banking problems

Discussion in 'Legal and financial issues' started by zed, Jul 25, 2005.

  1. zed

    zed Registered User

    Jul 25, 2005
    76
    London
    #1 zed, Jul 25, 2005
    Last edited: Aug 7, 2005
    Hello

    Does anyone have any suggestions about a banking problem we are having? My Mum has dementia and no longer understands the value of money. My 18 year old brother asks my Mum for money, but she doesn't understand that she can't afford it.

    We have set up 2 accounts for Mum, her first account is for paying bills. Her benefits are paid into that account, and all her bills are paid by direct debit. We have taken away her card for this account, so she can't spend any money. We set up a second account for her, we transfer some spending money to that every week. She has a card for that, and she manages to do her own shopping at tescos, buy some clothes etc.

    The problem is, the keeps going overdrawn on the second account, as she doesn't realise how much money she is spending. She uses her switch card, to buy stuff or get cash back in supermarket, and goes overdrawn. Then the bank charges her for going overdrawn. What we want is for her switch card to stop working when she has no money in her account. But her switchcard keeps working even when she has no money.

    We don't want to take her card away from her, as she likes being able to go shopping herself. Any ideas?
     
  2. Lynne

    Lynne Registered User

    Jun 3, 2005
    3,433
    Suffolk,England
    Sorry if this is a bit too obvious, but

    :rolleyes: Could you persuade you Mum to use cash, and do away with the card? And slap the thoughtless 18yo brother around a bit until he gets the message :mad: ? Sorry to be blunt, but that's the way I am, no offence meant to you.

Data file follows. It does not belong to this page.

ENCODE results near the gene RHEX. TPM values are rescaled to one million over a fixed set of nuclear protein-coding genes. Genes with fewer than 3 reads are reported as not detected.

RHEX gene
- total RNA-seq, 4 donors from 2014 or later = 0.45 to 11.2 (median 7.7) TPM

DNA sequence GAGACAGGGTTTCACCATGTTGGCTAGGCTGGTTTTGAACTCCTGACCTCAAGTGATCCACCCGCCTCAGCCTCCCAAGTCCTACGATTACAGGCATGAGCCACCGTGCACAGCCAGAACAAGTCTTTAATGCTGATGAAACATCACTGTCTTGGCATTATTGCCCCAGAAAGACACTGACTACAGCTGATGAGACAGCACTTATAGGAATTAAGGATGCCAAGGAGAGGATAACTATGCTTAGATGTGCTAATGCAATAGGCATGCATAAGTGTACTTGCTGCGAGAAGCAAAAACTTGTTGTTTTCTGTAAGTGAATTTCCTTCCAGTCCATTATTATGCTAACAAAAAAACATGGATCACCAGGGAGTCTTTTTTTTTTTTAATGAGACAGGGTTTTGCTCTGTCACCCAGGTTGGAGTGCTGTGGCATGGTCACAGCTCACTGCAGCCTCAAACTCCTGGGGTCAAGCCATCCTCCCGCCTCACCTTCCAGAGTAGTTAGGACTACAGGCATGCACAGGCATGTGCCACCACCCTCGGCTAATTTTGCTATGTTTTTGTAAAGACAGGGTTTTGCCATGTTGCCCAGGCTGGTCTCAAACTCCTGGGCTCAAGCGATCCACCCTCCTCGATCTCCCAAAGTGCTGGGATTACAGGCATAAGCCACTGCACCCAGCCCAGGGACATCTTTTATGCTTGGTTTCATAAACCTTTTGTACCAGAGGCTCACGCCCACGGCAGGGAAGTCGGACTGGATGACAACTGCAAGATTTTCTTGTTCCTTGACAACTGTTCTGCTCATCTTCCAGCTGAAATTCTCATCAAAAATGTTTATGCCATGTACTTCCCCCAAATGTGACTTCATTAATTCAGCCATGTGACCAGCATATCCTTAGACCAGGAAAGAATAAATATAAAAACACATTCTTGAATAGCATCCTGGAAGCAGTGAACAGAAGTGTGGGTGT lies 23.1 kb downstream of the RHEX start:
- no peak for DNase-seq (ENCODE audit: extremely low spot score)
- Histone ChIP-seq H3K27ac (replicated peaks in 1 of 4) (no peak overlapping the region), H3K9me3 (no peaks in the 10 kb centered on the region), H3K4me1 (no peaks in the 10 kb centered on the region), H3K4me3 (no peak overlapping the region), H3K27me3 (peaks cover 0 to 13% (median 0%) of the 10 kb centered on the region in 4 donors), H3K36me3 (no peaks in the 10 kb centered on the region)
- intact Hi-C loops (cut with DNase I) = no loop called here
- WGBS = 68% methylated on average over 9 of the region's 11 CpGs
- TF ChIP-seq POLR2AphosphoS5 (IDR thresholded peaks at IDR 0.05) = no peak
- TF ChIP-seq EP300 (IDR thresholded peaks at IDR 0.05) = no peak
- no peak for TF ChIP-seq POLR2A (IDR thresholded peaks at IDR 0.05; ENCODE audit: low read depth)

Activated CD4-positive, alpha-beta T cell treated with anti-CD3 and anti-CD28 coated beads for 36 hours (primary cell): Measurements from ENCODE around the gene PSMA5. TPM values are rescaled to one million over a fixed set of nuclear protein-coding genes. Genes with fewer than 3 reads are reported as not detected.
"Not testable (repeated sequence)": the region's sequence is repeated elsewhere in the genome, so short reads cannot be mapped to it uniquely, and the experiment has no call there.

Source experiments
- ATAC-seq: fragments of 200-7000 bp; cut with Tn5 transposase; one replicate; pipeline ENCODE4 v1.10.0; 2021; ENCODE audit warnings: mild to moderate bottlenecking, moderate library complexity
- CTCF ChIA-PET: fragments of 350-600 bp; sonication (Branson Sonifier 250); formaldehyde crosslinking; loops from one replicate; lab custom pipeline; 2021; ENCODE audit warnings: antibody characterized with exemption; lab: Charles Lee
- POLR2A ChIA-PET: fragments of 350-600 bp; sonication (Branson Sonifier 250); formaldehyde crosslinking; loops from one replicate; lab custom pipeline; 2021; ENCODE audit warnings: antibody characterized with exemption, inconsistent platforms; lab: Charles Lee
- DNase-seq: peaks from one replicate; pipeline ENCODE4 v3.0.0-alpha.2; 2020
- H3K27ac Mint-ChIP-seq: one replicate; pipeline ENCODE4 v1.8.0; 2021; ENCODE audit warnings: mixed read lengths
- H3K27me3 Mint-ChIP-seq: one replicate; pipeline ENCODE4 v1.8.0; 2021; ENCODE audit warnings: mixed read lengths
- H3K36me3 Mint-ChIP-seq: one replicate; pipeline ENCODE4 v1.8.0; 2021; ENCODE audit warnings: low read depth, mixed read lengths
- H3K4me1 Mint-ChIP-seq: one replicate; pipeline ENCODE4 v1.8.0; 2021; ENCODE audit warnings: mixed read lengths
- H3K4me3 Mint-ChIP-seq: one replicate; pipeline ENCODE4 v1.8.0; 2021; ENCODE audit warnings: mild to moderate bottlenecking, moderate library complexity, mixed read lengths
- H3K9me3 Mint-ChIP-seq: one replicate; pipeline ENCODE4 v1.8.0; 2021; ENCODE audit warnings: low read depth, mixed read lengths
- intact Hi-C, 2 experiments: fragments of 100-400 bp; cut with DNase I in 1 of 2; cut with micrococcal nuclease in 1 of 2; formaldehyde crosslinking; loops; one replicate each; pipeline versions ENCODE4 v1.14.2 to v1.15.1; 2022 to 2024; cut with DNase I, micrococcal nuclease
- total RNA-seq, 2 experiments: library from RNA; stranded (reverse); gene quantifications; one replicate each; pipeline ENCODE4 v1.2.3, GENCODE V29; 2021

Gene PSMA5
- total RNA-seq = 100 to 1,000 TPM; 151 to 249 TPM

3. zed

    zed Registered User

    Jul 25, 2005
    76
    London
    #3 zed, Jul 25, 2005
    Last edited: Aug 7, 2005
    Lots of people have tried talking to my brother about Mum! I have tried explaining that Mum is sick, and she doesn't have much money (she had to give up her job when she was diagnosed), but he doesn't listen. In his defence, it is hard to accept that your mother has dementia. It is a difficult siutation for an 18 year old to cope with.

    The problem with giving her cash is that someone would have to administer that. My sister and I live too far away to be able to give her cash regularly. My aunt lives nearby, but she already does so much for Mum that I feel bad asking her to manage Mum's money too.
     
  4. Brucie

    Brucie Registered User

    Jan 31, 2004
    12,413
    near London
    He is 18 and I assume he has some computer experience [my description of his brainpower and sensitivity has been self-censored]?

    Point him at this thread.